Scientists from Japan and Sydney have collaborated and proposed a novel two-dimensional design that can be constructed using existing integrated circuit technology.This design solves typical problems facing the current three-dimensional packaging for scaled-up quantum computers, bringing the future one step closer.
Building quantum computers for large-scale computation is proving to be a challenge in terms of their architecture. The basic units of a quantum computer are the “quantum bits” or “qubits. The theoretical requirement for quantum computers is that these are arranged in two-dimensional (2-D) arrays, where each qubit is both coupled with its nearest neighbor and connected to the necessary external control lines and devices. When the number of qubits in an array is increased, it becomes difficult to reach qubits in the interior of the array from the edge. The need to solve this problem has so far resulted in complex three-dimensional (3-D) wiring systems across multiple planes in which many wires intersect, making their construction a significant engineering challenge.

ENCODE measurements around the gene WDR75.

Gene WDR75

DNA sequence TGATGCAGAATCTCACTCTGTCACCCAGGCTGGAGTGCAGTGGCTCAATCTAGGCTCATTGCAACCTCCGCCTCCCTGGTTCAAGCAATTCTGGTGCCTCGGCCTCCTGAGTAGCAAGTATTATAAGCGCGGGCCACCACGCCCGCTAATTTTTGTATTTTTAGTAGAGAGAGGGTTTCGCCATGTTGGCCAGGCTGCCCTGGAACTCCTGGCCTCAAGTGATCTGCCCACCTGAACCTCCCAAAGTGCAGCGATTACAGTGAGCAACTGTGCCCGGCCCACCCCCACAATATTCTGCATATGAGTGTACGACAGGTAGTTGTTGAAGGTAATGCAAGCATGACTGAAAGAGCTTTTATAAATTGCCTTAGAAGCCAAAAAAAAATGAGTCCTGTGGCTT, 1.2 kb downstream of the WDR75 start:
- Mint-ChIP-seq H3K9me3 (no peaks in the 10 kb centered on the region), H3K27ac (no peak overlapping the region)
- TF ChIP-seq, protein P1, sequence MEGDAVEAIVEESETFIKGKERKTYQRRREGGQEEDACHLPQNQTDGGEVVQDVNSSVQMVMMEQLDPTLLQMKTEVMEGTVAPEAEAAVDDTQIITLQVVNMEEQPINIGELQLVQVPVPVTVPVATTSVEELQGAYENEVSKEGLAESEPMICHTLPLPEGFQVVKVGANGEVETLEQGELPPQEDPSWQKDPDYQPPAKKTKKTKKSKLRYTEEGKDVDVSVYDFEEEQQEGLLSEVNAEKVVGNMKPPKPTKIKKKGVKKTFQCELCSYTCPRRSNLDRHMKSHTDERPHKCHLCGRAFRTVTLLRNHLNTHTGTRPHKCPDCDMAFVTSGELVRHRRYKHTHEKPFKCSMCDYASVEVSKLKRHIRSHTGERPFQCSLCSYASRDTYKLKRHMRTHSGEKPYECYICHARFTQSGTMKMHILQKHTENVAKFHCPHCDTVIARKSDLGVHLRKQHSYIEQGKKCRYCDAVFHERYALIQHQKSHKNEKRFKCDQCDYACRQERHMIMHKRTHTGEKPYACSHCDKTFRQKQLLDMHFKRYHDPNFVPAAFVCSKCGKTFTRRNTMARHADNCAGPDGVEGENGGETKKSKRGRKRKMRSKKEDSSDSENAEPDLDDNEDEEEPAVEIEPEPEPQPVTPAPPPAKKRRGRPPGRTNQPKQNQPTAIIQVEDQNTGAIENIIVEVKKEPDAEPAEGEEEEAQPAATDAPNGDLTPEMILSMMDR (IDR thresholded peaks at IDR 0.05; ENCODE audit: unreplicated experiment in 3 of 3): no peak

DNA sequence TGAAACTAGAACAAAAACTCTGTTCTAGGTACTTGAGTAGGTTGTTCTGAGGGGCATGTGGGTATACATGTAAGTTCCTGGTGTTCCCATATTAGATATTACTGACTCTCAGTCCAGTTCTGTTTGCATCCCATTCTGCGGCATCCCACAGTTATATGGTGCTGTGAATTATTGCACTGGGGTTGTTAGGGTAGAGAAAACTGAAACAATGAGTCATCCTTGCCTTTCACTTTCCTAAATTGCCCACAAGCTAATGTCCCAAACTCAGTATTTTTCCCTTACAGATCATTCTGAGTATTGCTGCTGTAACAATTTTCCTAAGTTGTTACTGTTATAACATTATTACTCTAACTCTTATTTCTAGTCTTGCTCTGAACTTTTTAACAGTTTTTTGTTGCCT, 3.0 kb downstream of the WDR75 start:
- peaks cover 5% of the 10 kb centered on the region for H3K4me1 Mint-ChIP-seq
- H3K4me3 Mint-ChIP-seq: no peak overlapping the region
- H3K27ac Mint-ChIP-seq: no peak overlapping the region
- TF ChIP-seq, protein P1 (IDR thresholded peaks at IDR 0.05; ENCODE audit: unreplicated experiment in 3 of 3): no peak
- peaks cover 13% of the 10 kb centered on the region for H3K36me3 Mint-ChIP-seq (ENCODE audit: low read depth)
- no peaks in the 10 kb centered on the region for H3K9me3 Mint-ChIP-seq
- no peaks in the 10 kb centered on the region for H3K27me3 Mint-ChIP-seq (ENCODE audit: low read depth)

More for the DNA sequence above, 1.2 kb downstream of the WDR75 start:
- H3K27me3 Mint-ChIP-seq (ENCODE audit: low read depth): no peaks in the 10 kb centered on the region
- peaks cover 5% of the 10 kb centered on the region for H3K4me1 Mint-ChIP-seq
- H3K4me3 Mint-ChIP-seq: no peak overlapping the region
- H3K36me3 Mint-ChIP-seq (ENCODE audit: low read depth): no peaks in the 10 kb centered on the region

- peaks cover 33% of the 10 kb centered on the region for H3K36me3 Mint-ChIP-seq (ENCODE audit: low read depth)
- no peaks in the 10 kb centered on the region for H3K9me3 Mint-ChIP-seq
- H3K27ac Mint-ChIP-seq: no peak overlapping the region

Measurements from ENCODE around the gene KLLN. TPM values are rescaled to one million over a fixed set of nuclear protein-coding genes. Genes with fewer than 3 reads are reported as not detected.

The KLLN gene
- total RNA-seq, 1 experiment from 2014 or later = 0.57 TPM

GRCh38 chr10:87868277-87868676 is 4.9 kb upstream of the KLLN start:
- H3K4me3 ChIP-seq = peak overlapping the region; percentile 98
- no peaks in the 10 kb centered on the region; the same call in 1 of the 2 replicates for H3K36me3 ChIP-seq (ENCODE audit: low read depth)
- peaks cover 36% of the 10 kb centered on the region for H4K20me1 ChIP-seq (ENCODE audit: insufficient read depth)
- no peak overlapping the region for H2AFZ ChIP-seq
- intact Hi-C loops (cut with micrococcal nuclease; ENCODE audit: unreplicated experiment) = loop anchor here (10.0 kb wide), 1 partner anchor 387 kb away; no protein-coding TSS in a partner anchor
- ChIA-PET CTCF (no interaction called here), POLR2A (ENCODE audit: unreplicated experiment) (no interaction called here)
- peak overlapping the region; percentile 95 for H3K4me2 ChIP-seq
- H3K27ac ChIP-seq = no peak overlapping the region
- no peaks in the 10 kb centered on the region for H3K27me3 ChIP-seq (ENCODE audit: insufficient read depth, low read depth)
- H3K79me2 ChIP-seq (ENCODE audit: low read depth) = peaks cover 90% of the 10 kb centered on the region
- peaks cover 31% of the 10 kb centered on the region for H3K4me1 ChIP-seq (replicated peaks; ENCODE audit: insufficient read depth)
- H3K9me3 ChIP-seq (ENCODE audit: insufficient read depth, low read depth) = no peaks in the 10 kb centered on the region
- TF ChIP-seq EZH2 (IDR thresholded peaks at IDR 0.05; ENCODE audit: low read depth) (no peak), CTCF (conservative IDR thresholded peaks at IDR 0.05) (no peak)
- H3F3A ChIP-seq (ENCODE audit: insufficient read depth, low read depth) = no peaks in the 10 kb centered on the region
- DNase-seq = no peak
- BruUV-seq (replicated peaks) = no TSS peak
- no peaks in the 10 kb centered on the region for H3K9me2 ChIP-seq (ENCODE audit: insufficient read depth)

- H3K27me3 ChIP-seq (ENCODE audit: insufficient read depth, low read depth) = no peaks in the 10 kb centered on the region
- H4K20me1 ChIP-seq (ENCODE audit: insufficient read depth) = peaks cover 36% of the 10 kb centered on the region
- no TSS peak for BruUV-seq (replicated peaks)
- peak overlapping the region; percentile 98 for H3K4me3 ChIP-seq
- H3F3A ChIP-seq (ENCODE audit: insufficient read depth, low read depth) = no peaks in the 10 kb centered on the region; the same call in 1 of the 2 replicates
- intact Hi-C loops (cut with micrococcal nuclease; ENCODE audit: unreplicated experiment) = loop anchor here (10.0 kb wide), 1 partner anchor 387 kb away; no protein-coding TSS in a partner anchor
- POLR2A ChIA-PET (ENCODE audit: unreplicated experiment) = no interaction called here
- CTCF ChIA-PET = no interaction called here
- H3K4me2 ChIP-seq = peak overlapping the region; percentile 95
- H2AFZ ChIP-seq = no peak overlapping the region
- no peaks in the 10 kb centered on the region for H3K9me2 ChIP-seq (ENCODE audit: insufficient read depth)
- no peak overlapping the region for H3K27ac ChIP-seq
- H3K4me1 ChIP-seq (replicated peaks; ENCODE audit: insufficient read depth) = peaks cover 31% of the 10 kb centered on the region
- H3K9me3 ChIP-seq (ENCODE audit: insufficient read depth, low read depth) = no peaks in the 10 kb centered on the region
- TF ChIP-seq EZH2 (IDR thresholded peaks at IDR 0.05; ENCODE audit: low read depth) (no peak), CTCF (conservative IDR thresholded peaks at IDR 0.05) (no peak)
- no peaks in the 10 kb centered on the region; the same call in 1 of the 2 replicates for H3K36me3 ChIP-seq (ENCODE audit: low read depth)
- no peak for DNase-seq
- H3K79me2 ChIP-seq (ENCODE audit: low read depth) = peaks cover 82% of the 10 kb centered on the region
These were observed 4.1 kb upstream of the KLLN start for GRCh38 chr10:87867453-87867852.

A group of scientists from Tokyo University of Science, Japan, RIKEN Centre for Emergent Matter Science, Japan, and University of Technology, Sydney, led by Prof Jaw-Shen Tsai, proposes a unique solution to this qubit accessibility problem by modifying the architecture of the qubit array.